Paper, Paper, Paper, and all those little black dots!“Why are you asking me this again?” “What does this have to do with my visit today?” “What does my doctor do with all these forms?” These questions, and others, led researchers in the Mayo Clinic Robert D. and Patricia E. Kern Center for the Science of Health Care Delivery to consider the use of ‘smart,’ digital questionnaires delivered on an iPad in the waiting room, or via text or email to a patient’s preferred device or home computer before their appointment. The use of these electronic patient reported outcomes, or ePROMs, is gaining favor in a number of practice areas. Meanwhile, their value for research is also emerging.

Media ContactElizabeth Zimmermann Young, Mayo Clinic Public Affairs, 507-284-5005, [email protected]

Mayo Clinic physician-researchers honored by national society Two Mayo Clinic researchers have been named to the American Society for Clinical Investigation, bringing the total Mayo membership in the honorary society of physician-scientists to 39. Liewei Wang, M.D., Ph.D., a pharmacologist, and Martin Fernandez-Zapico, M.D., a pancreatic cancer biologist, were named to the society from several hundred nominees nationally. The society has 3,000 members. Learn about the American Society for Clinical Investigation here.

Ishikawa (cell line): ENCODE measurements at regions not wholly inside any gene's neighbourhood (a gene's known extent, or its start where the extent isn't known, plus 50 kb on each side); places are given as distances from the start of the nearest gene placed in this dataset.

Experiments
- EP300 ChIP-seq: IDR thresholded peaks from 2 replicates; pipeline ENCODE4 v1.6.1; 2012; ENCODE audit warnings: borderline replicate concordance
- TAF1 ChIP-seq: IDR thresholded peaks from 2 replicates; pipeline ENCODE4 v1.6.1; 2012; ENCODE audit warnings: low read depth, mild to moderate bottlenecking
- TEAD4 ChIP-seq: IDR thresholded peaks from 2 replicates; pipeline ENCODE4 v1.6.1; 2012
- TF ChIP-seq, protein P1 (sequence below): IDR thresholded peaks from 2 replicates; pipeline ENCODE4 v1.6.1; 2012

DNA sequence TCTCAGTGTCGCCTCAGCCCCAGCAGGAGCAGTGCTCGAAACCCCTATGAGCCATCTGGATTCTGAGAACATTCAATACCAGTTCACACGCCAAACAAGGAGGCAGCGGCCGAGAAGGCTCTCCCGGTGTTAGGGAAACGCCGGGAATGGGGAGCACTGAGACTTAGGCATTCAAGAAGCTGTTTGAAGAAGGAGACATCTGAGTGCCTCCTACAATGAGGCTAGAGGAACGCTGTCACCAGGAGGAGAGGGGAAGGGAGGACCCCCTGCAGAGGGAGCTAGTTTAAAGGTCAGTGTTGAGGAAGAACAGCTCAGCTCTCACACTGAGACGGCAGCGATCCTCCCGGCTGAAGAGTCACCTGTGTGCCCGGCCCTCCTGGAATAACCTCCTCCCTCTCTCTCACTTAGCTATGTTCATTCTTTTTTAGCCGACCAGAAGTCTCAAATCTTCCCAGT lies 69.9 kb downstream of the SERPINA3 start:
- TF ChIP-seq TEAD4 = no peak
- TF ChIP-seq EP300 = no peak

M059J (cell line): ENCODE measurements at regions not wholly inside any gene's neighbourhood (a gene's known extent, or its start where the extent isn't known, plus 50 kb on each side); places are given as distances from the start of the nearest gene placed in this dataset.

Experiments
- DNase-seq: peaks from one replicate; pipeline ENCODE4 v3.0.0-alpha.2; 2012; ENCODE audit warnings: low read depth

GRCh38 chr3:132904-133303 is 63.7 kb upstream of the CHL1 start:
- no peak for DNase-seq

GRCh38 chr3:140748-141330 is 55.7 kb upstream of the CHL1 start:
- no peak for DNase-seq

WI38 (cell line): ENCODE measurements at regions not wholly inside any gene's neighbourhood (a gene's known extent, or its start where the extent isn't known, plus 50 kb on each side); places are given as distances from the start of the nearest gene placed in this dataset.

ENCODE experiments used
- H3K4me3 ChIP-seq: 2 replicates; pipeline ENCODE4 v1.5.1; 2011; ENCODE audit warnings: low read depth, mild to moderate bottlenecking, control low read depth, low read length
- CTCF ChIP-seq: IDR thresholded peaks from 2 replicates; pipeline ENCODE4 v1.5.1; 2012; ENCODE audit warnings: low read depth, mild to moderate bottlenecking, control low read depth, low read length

Media ContactBob Nellis, Mayo Clinic Public Affairs, 507-284-5005, [email protected]

Mayo Clinic National Health Checkup shows African-Americans significantly more concerned about heart healthA new survey by Mayo Clinic revealed that more than two-thirds of African-Americans are concerned about their heart health (71 percent), which is significantly more than Caucasian (41 percent) or Hispanic (37 percent) respondents. Respondents from the South (51 percent) were also significantly more likely to express concern than those in the Northeast (39 percent) or West (35 percent).These findings were uncovered as part of the Mayo Clinic National Health Checkup, which first launched in January 2016 and provides a quick pulse on consumer health opinions and behaviors at multiple times throughout the year.

Media Contact Kelly Reller, Mayo Clinic Public Affairs, 507-284-5005, [email protected]

Blast off: Stem cells from Mayo Clinic physician’s lab launch into spaceConsider it one physician’s giant leap for mankind. On February 19, the latest rocket launch from NASA’s Kennedy Space Center in Cape Canaveral, Florida, included a payload of several samples of donated adult stem cells from a research laboratory at Mayo Clinic’s Florida campus. The launch by SpaceX, an American aerospace manufacturer and space transport services company, is part of NASA’s commercial resupply missions to the International Space Station. The biological cells come from the laboratory of Abba Zubair, M.D., Ph.D., who says he has eagerly awaited the launch following several delays over the past couple of years.

Media Contact Kevin Punsky, Mayo Clinic Public Affairs, 904-662-2629, [email protected]


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